Many of the trials evaluating Tamiflu® were never published, and its manufacturer, Roche, was not willing to release the data voluntarily. After a long court battle that lasted many years, the Cochrane Collaboration was finally able to get all the unpublished data from Roche, and they performed a meta-analysis that was published in 2014. Important findings from the analysis are detailed below.
- The meta-analysis included randomized, placebo-controlled trials of Tamiflu® used for the treatment, prophylaxis, and post-exposure prophylaxis of influenza
- Trials in both children and adults were evaluated as were trials involving patients with chronic illnesses (e.g. asthma, diabetes, etc.). Immunocompromised patients were excluded.
- Primary outcomes for treatment studies - symptom relief, admission to hospital, complications, and harms
- Primary outcomes for prophylaxis studies - influenza (symptomatic and asymptomatic, always with laboratory confirmation) and influenza-like illness, admission to hospital,
complications, interruption of transmission (in its two components, reduction of viral spread from index cases and prevention of onset of influenza in contacts), and harms
- Of the 83 available trials, 23 trials met the inclusion criteria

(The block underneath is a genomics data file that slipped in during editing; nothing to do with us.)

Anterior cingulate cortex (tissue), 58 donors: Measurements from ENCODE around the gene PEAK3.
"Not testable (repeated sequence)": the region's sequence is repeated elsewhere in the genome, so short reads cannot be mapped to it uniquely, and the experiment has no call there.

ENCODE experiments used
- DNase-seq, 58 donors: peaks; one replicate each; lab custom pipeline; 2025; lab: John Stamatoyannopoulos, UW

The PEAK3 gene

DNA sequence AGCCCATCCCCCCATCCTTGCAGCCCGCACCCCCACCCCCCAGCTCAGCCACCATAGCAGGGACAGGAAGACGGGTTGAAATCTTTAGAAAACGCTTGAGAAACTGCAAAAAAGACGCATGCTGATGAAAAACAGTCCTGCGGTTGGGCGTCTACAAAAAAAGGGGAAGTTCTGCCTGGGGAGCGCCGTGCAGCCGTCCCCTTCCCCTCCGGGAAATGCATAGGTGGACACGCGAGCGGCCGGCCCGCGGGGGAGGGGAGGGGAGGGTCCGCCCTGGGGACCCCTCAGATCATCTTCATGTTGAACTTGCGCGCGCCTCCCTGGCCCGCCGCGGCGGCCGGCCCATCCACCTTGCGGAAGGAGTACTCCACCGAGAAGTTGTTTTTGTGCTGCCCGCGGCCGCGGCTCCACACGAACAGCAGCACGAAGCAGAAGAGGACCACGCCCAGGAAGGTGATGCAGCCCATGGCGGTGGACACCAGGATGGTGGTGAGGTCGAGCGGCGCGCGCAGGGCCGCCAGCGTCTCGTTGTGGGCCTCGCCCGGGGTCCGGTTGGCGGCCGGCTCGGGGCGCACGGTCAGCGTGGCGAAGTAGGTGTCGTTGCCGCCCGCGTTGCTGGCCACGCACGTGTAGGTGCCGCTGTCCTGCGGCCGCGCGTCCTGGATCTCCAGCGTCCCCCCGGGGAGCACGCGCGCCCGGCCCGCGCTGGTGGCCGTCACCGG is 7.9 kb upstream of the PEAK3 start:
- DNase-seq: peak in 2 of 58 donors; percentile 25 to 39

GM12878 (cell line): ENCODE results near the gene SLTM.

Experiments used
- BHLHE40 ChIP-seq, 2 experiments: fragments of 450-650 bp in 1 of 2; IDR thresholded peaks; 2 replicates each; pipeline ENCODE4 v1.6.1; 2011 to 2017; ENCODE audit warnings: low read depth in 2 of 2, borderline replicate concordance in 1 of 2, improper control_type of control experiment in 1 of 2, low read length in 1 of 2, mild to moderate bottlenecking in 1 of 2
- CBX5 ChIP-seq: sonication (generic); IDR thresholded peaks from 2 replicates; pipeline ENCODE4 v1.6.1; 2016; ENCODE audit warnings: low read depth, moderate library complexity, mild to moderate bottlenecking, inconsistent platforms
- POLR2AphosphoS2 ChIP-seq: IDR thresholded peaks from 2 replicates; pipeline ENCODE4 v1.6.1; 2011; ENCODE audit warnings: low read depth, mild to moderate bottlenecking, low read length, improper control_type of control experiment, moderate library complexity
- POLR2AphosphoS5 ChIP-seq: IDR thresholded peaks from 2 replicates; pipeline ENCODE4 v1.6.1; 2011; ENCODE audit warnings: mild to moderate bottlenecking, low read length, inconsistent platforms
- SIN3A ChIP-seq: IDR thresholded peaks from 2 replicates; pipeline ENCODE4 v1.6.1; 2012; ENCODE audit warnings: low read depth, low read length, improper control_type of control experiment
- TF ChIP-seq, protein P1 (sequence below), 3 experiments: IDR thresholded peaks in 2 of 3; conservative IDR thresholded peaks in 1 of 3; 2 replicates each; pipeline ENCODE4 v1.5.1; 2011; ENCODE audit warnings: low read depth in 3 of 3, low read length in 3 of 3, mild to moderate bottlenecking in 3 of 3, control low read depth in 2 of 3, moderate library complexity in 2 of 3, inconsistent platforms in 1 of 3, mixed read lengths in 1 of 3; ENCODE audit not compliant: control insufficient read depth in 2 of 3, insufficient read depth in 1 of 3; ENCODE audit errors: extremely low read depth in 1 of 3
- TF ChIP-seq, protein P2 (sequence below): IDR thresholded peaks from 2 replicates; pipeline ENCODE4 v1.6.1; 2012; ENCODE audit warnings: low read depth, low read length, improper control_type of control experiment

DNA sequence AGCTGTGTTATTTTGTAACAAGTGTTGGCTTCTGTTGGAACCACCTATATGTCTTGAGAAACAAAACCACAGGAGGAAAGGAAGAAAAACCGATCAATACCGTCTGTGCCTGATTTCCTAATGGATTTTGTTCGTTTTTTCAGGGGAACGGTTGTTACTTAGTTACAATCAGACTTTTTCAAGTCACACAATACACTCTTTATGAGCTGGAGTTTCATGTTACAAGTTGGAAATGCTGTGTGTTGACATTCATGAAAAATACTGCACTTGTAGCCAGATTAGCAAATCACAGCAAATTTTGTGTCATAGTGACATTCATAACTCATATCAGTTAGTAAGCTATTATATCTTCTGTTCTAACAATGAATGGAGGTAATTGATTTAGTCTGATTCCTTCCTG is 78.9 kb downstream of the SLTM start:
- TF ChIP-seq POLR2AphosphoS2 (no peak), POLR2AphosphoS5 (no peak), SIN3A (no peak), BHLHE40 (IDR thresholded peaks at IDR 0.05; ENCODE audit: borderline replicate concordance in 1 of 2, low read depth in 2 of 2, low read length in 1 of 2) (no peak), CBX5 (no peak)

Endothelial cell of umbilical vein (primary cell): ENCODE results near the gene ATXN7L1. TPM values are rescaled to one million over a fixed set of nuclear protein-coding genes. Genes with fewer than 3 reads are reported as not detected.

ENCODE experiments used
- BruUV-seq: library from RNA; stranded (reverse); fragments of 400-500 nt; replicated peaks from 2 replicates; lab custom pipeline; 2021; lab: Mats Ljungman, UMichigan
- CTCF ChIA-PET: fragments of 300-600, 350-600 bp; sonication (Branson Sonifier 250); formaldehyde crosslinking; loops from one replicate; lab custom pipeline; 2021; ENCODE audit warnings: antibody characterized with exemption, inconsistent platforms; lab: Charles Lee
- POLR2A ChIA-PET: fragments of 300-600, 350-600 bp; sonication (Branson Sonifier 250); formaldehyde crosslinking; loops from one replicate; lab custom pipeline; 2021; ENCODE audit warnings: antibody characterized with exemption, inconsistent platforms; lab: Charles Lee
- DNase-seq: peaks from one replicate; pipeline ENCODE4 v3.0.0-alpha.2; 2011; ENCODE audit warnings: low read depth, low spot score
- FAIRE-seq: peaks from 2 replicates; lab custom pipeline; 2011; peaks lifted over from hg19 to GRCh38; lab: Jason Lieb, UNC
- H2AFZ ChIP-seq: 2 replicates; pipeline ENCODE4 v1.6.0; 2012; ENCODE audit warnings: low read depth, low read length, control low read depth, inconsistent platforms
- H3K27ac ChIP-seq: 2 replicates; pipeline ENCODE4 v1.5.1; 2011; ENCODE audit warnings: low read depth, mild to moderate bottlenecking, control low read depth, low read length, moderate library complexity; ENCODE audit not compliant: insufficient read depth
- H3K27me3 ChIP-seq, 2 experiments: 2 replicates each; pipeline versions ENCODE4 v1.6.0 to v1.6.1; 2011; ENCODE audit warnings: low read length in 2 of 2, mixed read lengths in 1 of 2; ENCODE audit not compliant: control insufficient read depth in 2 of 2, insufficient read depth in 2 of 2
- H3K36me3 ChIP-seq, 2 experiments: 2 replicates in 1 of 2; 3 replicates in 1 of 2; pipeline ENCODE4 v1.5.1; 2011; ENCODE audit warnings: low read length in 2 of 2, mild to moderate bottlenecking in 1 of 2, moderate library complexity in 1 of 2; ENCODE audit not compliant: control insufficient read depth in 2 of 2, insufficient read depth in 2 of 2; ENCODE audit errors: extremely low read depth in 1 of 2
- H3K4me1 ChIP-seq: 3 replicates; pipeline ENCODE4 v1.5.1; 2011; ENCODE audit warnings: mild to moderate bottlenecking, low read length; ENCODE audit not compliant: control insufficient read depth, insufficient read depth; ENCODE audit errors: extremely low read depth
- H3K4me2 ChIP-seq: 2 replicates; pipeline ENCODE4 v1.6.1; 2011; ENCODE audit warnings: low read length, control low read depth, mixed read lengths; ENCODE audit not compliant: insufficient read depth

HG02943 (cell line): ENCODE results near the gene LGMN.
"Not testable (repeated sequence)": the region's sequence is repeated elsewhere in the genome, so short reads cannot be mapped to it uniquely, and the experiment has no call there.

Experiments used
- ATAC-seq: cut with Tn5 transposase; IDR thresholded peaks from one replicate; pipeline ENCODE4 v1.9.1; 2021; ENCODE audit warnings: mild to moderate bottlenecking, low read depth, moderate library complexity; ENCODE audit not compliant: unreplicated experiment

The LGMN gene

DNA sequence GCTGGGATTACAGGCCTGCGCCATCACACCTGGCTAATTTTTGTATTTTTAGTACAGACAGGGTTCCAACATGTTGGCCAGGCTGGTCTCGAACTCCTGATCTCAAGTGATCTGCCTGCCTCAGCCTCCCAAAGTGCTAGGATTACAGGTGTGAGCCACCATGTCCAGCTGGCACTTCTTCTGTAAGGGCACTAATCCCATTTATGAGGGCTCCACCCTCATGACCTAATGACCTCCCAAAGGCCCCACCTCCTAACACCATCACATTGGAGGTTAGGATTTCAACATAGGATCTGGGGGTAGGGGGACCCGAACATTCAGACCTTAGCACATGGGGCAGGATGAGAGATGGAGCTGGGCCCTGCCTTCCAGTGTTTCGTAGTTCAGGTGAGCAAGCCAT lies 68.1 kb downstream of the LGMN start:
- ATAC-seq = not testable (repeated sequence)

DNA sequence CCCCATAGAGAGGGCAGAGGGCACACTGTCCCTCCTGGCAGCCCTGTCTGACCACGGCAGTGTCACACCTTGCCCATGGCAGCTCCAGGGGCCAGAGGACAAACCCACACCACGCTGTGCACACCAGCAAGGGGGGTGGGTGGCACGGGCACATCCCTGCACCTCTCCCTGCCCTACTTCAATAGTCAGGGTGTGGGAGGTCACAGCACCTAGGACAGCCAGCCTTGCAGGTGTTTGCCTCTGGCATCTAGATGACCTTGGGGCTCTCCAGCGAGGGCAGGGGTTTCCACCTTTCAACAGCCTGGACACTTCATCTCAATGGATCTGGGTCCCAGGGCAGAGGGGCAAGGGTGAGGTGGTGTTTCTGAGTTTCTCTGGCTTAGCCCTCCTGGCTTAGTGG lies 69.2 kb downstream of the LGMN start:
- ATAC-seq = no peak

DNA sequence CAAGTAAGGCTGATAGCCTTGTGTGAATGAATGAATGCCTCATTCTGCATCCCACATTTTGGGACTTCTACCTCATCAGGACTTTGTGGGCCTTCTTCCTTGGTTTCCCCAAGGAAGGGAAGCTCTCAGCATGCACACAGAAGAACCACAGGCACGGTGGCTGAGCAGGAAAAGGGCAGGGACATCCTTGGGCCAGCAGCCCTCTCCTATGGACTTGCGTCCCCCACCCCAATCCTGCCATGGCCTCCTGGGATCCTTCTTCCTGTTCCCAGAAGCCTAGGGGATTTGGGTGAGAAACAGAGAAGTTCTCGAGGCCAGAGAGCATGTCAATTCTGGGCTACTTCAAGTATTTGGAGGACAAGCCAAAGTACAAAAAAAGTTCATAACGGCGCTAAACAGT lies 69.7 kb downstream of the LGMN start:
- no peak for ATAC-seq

- Treatment studies (adults):
- Tamiflu decreased the time to first alleviation of influenza-like illness symptoms in adults by an average of 16.76 hours (95%CI 8.42 to 25.1)
- Tamiflu increased the incidence of nausea (NNH 28) and vomiting (NNH 22)
- Tamiflu decreased the incidence of diarrhea (NNT 43)
- Tamiflu decreased the incidence of "investigator mediated unverified pneumonia" by 1% (NNT 100). When a more strict definition of pneumonia was used, there was no
- Tamiflu had no significant effect on rates of hospital admission
- Prophylaxis studies (adults):
- Tamiflu decreased the incidence of symptomatic influenza (NNT 33)
- Tamiflu had no significant effect on the incidence of asymptomatic influenza (HR 0.78, 95%CI 0.49 to 1.24)
- Tamiflu had no significant effect on admission to hospital (HR 1.14, 95%CI 0.66 to 1.94)
- Tamiflu increased the incidence of headache (NNH 32), nausea (NNH 25), and psychiatric symptoms (NNH 94)
- Treatment studies (children):
- Tamiflu had no significant effect on the time to first alleviation of influenza-like illness symptoms in children (95%CI decrease of 33 hours to increase of 17 hours)
- Tamiflu had no significant effect on rates of hospital admission (HR 1.92, 95%CI 0.7 to 5.23)
- Tamiflu had no significant effect on the incidence of bronchitis (HR 0.65, 95%CI 0.27 to 1.55), otitis media (HR 0.8, 95%CI 0.62 to 1.02), or pneumonia (HR 1.06, 95%CI 0.62 to 1.83)
- Tamiflu increased the incidence of vomiting (NNH 19)
This long-awaited meta-analysis calls into question the benefits of Tamiflu. Tamiflu appears to decrease the symptoms
of flu in adults by about 17 hours at the cost of increased nausea and vomiting. Tamiflu had no obvious benefit in children. When it comes to clinically important outcomes like pneumonia and
hospitalization, Tamiflu showed no proven benefit in any group.
Based on the available evidence, Tamiflu has no proven significant effect on clinically important outcomes. Widespread outpatient use is not supported. Whether Tamiflu improves outcomes in
sicker, hospitalized patients is unclear.